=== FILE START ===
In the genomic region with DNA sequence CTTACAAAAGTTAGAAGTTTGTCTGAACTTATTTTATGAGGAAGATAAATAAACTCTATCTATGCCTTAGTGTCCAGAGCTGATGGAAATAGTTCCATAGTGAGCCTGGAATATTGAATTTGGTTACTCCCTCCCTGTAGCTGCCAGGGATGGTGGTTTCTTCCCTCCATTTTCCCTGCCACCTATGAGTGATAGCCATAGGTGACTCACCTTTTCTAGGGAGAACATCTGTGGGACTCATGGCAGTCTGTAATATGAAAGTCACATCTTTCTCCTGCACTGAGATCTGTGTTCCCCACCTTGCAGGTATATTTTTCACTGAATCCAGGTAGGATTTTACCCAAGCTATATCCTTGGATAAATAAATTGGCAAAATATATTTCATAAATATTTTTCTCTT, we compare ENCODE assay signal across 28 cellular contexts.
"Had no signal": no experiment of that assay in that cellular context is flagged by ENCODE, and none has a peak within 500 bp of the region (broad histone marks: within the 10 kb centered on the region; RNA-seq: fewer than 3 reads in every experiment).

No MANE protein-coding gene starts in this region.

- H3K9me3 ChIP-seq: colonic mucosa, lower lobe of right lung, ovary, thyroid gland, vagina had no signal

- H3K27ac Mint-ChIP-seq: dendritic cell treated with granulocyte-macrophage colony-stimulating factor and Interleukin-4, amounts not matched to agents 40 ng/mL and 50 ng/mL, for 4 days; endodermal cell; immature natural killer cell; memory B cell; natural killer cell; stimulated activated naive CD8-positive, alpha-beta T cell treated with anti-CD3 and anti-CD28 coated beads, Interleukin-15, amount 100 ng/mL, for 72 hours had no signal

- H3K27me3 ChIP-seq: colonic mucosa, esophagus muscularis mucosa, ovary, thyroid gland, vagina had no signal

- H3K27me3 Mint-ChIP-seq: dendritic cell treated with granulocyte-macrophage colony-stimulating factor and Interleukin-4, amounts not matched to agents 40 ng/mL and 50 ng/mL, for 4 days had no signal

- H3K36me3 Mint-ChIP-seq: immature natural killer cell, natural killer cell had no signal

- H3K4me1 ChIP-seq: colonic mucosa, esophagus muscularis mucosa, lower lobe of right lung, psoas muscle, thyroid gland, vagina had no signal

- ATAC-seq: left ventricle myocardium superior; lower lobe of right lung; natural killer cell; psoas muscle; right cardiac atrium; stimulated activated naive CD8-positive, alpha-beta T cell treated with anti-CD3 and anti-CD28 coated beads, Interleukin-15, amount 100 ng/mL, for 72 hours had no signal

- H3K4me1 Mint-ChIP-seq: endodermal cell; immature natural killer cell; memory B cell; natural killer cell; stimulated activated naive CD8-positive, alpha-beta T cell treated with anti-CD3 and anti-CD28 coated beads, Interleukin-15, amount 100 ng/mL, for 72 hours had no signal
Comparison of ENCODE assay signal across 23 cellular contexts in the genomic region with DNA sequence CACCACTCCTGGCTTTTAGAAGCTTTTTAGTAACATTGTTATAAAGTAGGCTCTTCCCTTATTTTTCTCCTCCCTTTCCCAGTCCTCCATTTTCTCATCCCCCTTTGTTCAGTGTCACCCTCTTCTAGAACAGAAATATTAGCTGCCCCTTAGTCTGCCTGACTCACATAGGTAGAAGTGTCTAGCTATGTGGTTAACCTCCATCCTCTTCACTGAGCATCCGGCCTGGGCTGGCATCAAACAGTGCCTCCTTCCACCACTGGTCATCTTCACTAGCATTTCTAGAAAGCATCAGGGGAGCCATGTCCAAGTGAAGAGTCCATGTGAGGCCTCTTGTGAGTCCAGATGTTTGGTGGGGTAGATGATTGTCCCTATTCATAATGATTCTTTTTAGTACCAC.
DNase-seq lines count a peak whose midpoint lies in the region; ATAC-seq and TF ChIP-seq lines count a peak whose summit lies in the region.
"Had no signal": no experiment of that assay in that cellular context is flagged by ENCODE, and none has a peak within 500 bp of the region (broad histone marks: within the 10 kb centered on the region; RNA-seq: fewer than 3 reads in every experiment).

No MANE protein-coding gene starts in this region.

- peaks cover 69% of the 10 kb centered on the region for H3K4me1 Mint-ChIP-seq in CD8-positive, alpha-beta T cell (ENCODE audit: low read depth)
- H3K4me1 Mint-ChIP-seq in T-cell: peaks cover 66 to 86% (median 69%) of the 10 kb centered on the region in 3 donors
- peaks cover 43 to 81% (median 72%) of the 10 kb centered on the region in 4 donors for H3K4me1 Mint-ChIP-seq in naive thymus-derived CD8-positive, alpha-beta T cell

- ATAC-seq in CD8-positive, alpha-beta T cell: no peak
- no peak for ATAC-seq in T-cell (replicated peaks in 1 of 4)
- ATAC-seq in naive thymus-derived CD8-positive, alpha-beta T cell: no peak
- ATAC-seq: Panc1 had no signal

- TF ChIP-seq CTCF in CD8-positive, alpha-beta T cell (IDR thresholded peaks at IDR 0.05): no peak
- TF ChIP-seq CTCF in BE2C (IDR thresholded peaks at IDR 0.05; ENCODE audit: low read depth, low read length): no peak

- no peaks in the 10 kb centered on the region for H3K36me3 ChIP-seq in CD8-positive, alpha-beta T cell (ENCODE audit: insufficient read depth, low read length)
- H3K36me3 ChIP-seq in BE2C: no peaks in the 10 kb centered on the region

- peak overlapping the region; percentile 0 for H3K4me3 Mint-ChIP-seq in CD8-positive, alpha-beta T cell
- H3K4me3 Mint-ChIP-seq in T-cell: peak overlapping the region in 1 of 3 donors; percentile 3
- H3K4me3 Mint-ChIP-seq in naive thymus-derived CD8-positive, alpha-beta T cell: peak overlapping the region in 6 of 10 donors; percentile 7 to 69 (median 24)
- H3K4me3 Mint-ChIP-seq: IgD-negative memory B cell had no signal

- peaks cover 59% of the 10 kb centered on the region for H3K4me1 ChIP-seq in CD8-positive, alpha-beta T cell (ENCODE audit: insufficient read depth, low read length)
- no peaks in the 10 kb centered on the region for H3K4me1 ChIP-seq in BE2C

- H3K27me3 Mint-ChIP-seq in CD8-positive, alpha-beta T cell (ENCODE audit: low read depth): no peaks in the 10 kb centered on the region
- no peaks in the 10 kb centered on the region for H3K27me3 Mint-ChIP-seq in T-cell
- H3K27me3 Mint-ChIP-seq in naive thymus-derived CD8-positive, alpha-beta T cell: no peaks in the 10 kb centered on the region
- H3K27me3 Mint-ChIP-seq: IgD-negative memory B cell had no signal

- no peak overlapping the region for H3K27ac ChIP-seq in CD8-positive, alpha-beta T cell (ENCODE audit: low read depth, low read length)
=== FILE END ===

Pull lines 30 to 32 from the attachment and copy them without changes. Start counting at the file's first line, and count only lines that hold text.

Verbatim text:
- H3K4me3 Mint-ChIP-seq: IgD-negative memory B cell had no signal

- peaks cover 59% of the 10 kb centered on the region for H3K4me1 ChIP-seq in CD8-positive, alpha-beta T cell (ENCODE audit: insufficient read depth, low read length)
- no peaks in the 10 kb centered on the region for H3K4me1 ChIP-seq in BE2C